Neighbors of a proposed 16-unit low income housing complex on the northeast corner of Dempster Street and Pitner Avenue raised a range of objections to the project at a community meeting Tuesday night.

About 60 people turned out for the meeting, held at the Erie Family Health Center.

Jacqueline Coker.

Jacqueline Coker of 1220 Pitner Ave., complained that residents of the subsidized units would be “paying 10 times less” than people who owned homes in the neighborhood.

She suggested that transportation options were very limited in the area and asked why the project couldn’t be built in downtown Evanston instead where there are more transportation options and better amenities.

John Fuller.

NAACP branch Vice President John Fuller complained about the R5 zoning of the parcel fronting Dempster Street that permits the higher-desnity residential development, compared to the R2 zoning in most of the rest of the area.

Sarah Flax, the city’s grants administrator, responded that the R5 zoning had been in place since the 1960s, when substantial parts of town were rezoned in anticipation of more intense development that didn’t always happen.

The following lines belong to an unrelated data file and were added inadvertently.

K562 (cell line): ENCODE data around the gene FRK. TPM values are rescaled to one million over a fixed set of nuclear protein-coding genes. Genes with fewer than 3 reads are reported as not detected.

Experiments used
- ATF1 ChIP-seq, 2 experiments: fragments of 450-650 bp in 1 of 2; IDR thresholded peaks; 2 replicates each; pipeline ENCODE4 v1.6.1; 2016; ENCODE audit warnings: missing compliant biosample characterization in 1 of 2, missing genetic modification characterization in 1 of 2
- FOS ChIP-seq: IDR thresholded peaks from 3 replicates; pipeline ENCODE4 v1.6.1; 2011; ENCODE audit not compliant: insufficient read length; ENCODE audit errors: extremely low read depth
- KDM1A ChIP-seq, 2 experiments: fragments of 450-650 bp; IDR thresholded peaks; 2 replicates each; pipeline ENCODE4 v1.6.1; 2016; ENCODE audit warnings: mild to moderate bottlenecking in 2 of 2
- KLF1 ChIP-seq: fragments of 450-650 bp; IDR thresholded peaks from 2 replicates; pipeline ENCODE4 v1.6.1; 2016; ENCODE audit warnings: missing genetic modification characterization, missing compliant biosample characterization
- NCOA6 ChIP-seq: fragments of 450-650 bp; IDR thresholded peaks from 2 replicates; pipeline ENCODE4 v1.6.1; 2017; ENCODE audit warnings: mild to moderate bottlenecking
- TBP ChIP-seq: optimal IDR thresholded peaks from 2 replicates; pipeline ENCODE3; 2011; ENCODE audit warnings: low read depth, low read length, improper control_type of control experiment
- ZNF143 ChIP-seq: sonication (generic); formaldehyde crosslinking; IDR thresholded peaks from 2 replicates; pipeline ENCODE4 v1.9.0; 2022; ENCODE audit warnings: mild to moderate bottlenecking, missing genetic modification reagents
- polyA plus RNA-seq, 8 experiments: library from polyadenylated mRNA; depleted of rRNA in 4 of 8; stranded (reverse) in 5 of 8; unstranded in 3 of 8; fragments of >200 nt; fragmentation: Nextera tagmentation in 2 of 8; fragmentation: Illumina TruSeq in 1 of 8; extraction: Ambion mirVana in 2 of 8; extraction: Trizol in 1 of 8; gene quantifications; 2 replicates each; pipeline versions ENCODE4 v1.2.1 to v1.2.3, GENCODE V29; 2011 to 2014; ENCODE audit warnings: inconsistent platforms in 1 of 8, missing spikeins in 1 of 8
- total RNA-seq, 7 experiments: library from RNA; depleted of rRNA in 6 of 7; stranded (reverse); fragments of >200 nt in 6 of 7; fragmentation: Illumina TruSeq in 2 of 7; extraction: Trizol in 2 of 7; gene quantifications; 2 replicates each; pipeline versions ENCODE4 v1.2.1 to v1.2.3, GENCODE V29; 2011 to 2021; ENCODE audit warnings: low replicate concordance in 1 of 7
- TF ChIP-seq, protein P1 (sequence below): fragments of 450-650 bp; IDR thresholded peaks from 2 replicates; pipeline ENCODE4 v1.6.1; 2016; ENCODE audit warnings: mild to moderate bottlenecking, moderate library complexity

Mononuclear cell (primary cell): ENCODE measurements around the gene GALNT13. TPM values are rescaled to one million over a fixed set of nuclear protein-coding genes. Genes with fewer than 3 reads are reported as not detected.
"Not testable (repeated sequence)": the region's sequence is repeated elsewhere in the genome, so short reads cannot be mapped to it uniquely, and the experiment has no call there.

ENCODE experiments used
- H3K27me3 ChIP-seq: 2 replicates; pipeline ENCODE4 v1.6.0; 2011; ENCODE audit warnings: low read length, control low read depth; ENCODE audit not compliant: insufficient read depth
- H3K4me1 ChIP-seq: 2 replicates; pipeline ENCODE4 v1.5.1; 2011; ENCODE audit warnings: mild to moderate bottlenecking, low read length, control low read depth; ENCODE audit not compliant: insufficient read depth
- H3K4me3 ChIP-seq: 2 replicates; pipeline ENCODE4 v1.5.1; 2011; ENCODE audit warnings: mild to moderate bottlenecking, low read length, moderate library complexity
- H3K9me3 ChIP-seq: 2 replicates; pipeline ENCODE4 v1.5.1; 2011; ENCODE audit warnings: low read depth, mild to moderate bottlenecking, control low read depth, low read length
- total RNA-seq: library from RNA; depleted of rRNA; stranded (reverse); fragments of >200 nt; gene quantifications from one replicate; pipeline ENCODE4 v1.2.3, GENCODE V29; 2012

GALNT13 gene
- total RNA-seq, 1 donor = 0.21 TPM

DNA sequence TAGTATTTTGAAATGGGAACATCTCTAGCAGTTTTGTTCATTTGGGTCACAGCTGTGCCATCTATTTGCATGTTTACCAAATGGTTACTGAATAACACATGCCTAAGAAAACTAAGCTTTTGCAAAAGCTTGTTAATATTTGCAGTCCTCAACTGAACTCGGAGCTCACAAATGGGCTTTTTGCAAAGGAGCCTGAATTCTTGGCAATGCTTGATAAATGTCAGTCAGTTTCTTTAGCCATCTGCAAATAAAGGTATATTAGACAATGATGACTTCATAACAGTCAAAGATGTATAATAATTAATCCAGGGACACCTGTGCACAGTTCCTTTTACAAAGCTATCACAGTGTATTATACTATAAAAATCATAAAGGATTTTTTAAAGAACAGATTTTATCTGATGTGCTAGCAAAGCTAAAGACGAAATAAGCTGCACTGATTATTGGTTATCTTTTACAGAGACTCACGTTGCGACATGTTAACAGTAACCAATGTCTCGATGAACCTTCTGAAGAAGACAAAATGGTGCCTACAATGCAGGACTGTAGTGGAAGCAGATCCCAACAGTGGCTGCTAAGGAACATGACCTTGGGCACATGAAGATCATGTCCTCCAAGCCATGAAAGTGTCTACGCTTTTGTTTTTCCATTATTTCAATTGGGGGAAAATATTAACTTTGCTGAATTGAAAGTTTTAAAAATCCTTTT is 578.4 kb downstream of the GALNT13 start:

Several other residents complained that they were having sewer backups at their homes and said they worried about whether utility services in the area were adequate for the project.

Britt Shawver

Britt Shawver, head of Housing Opportunities for Women, the developer of the three-story project, said it would provide eight one-bedroom and eight two-bedroom apartments and have parking for 16 cars.

The main entrance to the building would off the parking lot and would face toward the alley east of the building, rather than either of the two streets the proprty fronts.

She said the goal of the project would be to provide housing for families already living in Evanston who have encountered financial difficulties dealing with the high cost of living here. Families making between 30 and 50 percent of the median area income would qualify to live in the development.